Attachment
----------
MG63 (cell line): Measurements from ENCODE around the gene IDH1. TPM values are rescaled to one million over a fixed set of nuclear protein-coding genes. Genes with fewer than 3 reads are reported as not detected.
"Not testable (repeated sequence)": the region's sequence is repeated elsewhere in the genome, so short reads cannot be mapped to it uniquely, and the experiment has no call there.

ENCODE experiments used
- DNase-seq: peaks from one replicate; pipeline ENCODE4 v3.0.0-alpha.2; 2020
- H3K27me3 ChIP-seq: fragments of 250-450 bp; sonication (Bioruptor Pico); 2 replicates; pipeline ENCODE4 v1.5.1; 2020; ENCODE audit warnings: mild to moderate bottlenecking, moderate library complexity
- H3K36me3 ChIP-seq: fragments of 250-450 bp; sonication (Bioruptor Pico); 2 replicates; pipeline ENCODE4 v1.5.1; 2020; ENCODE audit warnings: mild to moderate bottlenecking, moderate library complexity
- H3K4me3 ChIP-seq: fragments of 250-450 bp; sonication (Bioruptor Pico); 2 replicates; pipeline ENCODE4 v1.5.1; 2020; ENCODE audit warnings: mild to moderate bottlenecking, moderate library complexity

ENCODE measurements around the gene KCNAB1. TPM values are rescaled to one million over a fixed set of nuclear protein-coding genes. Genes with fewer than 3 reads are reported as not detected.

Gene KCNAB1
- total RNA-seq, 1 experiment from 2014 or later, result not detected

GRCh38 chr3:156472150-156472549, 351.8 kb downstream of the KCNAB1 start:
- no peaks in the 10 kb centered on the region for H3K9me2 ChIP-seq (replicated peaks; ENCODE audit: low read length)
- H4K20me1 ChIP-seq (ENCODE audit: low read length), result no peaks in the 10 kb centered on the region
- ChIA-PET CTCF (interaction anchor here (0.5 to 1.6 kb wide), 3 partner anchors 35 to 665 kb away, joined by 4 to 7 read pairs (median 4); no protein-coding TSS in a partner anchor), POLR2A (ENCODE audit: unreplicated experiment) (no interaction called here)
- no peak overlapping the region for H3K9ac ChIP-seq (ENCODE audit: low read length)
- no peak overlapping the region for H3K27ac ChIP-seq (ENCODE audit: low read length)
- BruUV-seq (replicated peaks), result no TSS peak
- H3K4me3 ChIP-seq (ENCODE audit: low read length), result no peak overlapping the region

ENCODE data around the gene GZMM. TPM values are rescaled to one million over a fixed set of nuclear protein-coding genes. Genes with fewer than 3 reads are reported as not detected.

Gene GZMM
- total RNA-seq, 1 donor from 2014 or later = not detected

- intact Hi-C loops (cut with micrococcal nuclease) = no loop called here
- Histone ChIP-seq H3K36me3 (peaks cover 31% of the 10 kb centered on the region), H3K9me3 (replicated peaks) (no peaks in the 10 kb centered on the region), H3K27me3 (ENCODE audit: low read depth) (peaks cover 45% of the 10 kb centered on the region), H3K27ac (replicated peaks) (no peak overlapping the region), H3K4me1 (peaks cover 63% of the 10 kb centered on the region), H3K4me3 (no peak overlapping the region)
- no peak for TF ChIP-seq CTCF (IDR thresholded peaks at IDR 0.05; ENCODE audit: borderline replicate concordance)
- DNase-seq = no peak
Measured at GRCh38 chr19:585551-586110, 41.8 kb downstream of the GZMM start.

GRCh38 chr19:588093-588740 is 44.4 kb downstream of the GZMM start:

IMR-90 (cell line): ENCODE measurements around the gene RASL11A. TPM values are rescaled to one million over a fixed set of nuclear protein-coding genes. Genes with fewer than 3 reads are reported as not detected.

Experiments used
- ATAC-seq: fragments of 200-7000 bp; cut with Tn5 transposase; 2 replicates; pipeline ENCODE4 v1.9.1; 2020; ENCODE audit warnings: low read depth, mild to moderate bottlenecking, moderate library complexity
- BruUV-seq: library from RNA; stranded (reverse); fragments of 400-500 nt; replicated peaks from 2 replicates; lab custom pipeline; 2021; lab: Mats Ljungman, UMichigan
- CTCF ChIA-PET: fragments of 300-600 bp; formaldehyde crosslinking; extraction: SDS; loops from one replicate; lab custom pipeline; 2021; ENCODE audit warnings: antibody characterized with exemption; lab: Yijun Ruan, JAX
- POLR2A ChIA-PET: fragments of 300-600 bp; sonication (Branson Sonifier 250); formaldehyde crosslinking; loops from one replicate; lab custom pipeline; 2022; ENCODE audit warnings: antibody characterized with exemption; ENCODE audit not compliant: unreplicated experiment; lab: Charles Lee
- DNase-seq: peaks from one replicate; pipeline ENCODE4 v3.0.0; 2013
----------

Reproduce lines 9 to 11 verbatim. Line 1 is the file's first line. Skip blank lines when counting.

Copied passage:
Gene KCNAB1
- total RNA-seq, 1 experiment from 2014 or later, result not detected

GRCh38 chr3:156472150-156472549, 351.8 kb downstream of the KCNAB1 start: